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I'm Rob Logan, Ph.D. senior staff National Library of Medicine for Donald Lindberg, M.D, the Director of the U.S. National Library of Medicine.
I’m Rob Logan, Ph.D., senior staff, U.S. National Library of Medicine, for Donald Lindberg, M.D, the Director of the National Library of Medicine.
Here is what’s new this week in MedlinePlus.
Child mental and substance abuse disorders may be anticipated and addressed in the future by understanding a boy or girl’s neurodevelopment in addition to their behavioral patterns, suggests an interesting commentary recently published in the Journal of the American Medical Association.
Thomas Insel M.D., the director of the National Institute of Mental Health, notes health care providers currently perceive child mental health and substance abuse disorders as behavioral or developmental. Although Dr. Insel does not dispute this point, he suggests there may be an intriguing, alternative explanation. Insel explains scientists are just beginning to understand the possible links among some mental health and substance abuse disorders and a child’s neurodevelopment, or abnormal brain development.
Insel writes (and we quote): ‘Shifting from a behavioral to a neurodevelopmental focus becomes especially important as more is learned about human brain development’ (end of quote). Insel explains the human brain continues to develop well into a person’s third decade and cortical maturation is not complete until age 25.
Insel emphasizes (and we quote) ‘the prolonged period of brain development provides a template for understanding the emergence of behavioral and cognitive symptoms’ (end of quote).
For example, Insel explains recent research suggests the maturation of a child’s frontal cortex may be two to three years delayed in some kids with attention-deficit/hyperactivity disorder (ADHD). While Insel acknowledges frontal cortex symptoms suggest the presence of a disorder, the finding explains little about underlying mechanisms (or why a possible link exists between ADHD and the frontal cortex development within a child’s brain).
Insel explains (and we quote): ‘the hunt is on for predictive, brain-based biomarkers or cognitive tests to identify the presymptomatic phases of several neurodevelopmental disorders, including autism, bipolar disorder, and schizophrenia’ (end of quote).
Insel adds an urgency to find innovative approaches to assist kids with mental illness and substance abuse is influenced by recent research that suggests both are the predominant noncommunicable disorders among children. In addition, Insel notes 50 percent of adults with mental disorders report their onset occurred by age 14 or younger.
Insel writes (and we quote): ‘mental and substance abuse disorders are common and disabling in young people, with profound consequences for health, economic, and social outcomes throughout the life span. The enormity of this public health challenge is increased by the limited understanding of the cause and treatment of these disorders’ (end of quote).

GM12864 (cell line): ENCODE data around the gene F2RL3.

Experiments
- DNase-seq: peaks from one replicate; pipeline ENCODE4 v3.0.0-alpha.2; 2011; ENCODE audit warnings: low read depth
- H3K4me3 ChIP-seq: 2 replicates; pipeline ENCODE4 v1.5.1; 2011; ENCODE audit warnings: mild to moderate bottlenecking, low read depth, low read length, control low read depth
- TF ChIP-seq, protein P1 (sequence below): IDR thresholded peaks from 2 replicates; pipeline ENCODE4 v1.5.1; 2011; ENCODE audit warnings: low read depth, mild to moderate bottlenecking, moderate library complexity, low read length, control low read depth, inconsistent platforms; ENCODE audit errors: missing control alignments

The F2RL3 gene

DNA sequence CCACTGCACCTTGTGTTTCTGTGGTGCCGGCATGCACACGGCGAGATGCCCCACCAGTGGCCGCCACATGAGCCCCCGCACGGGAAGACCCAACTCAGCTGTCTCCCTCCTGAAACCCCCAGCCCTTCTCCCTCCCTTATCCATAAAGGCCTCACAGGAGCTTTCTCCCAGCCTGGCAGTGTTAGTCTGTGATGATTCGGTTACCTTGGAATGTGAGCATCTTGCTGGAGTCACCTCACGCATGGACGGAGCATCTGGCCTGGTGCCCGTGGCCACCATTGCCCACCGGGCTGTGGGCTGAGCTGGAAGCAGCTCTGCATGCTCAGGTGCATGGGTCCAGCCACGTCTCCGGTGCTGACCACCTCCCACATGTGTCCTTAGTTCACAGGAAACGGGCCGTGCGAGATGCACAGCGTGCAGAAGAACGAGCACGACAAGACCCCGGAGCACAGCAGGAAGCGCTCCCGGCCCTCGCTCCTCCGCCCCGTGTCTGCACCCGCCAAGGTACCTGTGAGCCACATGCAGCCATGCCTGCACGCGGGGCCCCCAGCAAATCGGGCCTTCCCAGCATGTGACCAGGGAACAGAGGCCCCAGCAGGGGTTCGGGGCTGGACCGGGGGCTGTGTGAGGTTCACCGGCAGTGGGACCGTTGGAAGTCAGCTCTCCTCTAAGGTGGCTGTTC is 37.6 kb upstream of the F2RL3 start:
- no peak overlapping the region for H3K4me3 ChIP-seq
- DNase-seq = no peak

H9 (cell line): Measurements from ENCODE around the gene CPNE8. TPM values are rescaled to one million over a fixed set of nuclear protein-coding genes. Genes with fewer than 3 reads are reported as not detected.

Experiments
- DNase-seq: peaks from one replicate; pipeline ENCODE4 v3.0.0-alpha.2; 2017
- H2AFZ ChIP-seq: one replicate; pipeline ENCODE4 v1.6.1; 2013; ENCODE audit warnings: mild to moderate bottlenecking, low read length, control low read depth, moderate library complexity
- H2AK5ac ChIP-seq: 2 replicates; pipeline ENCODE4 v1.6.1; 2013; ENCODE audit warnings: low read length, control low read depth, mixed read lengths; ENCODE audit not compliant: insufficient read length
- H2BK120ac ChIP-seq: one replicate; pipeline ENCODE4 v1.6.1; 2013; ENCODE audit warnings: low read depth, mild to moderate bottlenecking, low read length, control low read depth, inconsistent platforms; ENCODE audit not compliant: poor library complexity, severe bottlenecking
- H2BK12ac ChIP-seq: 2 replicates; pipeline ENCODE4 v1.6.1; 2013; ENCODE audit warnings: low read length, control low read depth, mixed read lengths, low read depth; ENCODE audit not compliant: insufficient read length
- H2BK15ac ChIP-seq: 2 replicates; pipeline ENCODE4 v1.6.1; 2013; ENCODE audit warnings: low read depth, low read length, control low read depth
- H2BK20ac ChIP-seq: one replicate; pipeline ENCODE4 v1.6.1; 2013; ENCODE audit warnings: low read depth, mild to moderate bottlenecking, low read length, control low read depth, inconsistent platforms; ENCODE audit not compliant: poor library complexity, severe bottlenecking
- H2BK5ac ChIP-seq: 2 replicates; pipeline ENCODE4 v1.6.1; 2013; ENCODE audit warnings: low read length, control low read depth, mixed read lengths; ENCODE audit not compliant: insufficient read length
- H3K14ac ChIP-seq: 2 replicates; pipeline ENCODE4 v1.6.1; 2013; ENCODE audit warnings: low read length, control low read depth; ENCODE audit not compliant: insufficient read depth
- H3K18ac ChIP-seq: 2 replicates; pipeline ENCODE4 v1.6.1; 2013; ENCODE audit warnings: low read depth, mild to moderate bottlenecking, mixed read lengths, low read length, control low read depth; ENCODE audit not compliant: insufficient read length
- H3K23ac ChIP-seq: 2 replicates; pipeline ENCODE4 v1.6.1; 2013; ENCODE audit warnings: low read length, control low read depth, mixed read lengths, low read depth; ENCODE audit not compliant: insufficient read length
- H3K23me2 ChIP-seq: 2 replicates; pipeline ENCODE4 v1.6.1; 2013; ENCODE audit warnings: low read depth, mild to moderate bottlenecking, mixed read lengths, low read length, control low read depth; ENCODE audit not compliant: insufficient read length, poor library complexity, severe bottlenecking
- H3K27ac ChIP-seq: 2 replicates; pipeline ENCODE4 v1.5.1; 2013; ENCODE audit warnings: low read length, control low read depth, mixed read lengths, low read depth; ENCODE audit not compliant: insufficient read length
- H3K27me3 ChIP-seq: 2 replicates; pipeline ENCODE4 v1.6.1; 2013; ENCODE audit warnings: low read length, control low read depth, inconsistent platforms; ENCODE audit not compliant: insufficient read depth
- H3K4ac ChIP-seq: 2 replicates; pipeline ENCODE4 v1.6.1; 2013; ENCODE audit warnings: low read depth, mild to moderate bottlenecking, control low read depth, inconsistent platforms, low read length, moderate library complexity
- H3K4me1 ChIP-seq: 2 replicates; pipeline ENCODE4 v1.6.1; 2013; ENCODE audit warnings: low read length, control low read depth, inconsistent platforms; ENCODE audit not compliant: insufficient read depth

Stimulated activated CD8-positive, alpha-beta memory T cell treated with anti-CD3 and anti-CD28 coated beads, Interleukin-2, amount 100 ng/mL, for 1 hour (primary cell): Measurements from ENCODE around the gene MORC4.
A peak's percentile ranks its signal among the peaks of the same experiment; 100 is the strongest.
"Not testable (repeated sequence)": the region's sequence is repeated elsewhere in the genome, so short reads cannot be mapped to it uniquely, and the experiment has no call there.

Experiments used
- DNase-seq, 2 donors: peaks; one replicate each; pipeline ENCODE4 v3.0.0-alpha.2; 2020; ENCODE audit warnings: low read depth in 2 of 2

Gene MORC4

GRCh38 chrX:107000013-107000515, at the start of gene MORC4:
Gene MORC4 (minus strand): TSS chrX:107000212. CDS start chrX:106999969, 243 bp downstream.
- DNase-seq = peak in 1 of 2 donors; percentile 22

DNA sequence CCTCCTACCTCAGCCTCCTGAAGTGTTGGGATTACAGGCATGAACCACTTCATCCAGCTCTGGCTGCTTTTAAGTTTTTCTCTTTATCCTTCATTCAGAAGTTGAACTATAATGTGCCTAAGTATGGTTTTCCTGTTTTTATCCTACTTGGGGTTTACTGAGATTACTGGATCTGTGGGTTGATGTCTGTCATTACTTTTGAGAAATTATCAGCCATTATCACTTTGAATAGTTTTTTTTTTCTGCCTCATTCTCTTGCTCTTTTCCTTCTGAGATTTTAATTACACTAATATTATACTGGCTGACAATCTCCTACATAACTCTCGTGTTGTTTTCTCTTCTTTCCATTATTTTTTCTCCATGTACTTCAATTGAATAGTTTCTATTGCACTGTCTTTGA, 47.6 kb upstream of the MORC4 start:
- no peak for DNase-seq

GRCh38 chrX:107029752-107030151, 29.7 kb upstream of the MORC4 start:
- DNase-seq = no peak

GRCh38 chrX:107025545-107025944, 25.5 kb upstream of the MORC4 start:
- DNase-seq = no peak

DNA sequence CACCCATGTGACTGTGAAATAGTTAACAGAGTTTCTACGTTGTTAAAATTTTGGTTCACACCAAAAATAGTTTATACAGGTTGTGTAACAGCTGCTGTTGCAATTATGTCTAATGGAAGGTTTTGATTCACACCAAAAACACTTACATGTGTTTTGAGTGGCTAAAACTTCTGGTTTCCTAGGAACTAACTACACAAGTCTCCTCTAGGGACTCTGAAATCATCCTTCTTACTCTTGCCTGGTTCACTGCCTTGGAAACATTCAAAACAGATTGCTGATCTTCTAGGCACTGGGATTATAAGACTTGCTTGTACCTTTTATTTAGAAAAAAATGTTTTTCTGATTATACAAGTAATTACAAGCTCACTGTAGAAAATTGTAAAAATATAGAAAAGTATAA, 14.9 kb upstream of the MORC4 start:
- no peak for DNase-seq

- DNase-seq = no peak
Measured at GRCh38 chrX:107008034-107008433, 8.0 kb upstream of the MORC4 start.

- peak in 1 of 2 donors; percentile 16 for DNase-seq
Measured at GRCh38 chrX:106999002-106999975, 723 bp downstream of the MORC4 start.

Insel concludes it is time to shift from an exclusive focus on behavior and symptom-based diagnoses of mental health and substance abuse and attain a deeper understanding of the neurodevelopmental trajectories among boys and girls. Once the latter occurs, Insel notes the results may open a door to new, alternative treatments to support a child’s brain development and overall health.
Meanwhile, Dr. Insel’s agency - the National Institute on Mental Health - provides an overview of child and adolescent mental health within the ‘overviews’ section of MedlinePlus.gov’s child mental health health topic page. A website from the American Academy of Child and Adolescent Psychiatry provides advise about when to seek help for a child in the ‘diagnosis/symptoms’ section of MedlinePlus.gov’s child mental health health topic page
Links to specific, evidence-based information about childhood depression, anxiety disorders, bipolar disorder, panic disorder, separation anxiety, and child traumatic stress are available within the ‘specific conditions’ section of MedlinePlus.gov’s child mental health health topic page
The American Academy of Child and Adolescent Psychiatry also provides valuable information about talking to kids about mental illness, which is found in the ‘related issues’ section of MedlinePlus.gov’s child mental health health topic page.
MedlinePlus.gov’s child mental health health topic page additionally provides links to the latest pertinent journal research articles, which are available in the ‘journal articles’ section. Links to clinical trials that may be occurring in your area are available in the ‘clinical trials’ section. You can sign up to receive updates about child mental health as they become available on MedlinePlus.gov.
To find MedlinePlus.gov’s child mental health disease health topic page type ‘child mental health’ in the search box on MedlinePlus.gov’s home page, then, click on ‘child mental health (National Library of Medicine).’ MedlinePlus.gov also has comprehensive health topic pages on child behavior disorders and mental health and behavior.
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